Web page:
# Algorithms Third Edition in C++ Part 5. Graph Algorithms (2006)

### CHAPTER TWENTY

Minimum Spanning Trees

### 20.6 Comparisons and Improvements

*Table 20.1* summarizes the running times of the basic MST algorithms that we have considered; *Table 20.2* presents the results of an empirical study comparing the algorithms. From these tables, we can conclude that the adjacency-matrix implementation of Prim’s algorithm is the method of choice for dense graphs, that all the other methods perform within a small constant factor of the best possible (the time that it takes to extract the edges) for graphs of intermediate density, and that Kruskal’s method essentially reduces the problem to sorting for sparse graphs.

In short, we might consider the MST problem to be “solved” for practical purposes. For most graphs, the cost of finding the MST is only slightly higher than the cost of extracting the graph’s edges. This rule holds except for huge graphs that are extremely sparse, but the available performance improvement over the best known algorithms even in this case is approximately a factor of 10 at best. The results in *Table 20.2* are dependent on the model used to generate graphs, but they are borne out for many other graph models as well (see, for example, *Exercise 20.80*). Still, the theoretical results do not deny the existence of an algorithm that is guaranteed to run in linear time for all graphs; here we take a look at the extensive research on improved implementations of these methods.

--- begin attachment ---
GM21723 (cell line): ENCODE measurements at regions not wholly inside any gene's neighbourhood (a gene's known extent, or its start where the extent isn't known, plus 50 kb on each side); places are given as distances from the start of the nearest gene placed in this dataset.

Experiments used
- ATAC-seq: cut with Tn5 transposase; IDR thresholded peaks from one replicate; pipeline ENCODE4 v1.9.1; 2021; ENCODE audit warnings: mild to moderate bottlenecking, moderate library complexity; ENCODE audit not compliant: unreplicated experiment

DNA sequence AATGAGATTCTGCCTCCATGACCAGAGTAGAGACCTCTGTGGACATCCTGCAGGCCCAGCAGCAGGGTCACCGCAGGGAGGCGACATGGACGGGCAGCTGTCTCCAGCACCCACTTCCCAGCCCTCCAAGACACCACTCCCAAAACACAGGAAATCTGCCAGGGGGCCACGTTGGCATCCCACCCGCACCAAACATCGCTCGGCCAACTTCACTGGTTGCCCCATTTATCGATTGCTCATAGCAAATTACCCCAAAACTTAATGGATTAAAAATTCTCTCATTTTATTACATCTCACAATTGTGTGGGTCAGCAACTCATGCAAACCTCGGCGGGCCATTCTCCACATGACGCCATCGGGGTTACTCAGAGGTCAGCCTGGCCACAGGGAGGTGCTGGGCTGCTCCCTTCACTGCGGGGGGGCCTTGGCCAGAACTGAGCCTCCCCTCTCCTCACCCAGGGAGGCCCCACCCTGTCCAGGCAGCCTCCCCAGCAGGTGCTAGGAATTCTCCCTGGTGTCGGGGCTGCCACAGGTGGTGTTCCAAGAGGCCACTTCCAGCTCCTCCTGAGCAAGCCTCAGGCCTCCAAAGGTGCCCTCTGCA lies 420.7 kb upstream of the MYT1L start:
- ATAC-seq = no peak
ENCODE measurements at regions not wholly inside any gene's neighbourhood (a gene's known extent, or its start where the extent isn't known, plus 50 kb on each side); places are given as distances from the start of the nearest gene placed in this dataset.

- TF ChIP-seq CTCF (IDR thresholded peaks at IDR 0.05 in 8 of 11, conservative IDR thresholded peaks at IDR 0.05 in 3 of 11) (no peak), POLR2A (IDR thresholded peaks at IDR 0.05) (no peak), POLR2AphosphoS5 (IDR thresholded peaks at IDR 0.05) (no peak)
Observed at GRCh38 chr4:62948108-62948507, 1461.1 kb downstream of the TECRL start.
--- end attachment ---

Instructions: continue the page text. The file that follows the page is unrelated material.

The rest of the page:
First, much research has gone into developing better priority-queue implementations. The *Fibonacci heap* data structure, an extension of the binomial queue, achieves the theoretically optimal performance of taking constant time for *decrease key* operations and logarithmic time for *remove the minimum* operations, which behavior translates, by Property 20.8, to a running time proportional to *E* + *V* lg *V* for Prim’s algorithm. Fibonacci heaps are more complicated than binomial queues and are somewhat unwieldy in practice, but some simpler priority-queue implementations have similar performance characteristics ( *see reference section* ).

One effective approach is to use radix methods for the priority-queue implementation. Performance of such methods is typically equivalent to that of radix sorting for Kruskal’s method, or even to that of using a radix quicksort for the partial-sorting method that we discussed in *Section 20.4*.

Another simple early approach, proposed by D. Johnson in 1977, is one of the most effective: Implement the priority queue for Prim’s algorithm with *d* -ary heaps, instead of with standard binary heaps (see *Figure 20.17*). *Program 20.10* is a complete implementation of the priority-queue interface that we have been using that is based on this method. For this priority-queue implementation, *decrease key* takes less than log_{d}_{ }*V* steps, and *remove the minimum* takes time proportional to *d* log_{d}_{ }*V*. By Property 20.8, this behavior leads to a running time proportional to *Vd* log_{d}_{ }*V* + *E*log_{d}_{ }*V* for Prim’s algorithm, which is linear for graphs that are not sparse.

**Table 20.1 Cost of MST algorithms**

This table summarizes the cost (worst-case running time) of various MST algorithms considered in this chapter. The formulas are based on the assumptions that an MST exists (which implies that *E V* 1) and that there are *X* edges not longer than the longest edge in the MST *−* (see Property 20.10). These worst-case bounds may be too conservative to be useful in predicting performance on real graphs. The algorithms run in near-linear time in a broad variety of practical situations.

**Property 20.12** *Given a graph with V vertices and E edges, let d denote the density E/V. If d <* 2 *, then the running time of Prim’s algorithm is proportional to V* lg *V. Otherwise, we can improve the worst-case running time by a factor of* lg( *E/V* ) *by using a E/V -ary heap for the priority queue.*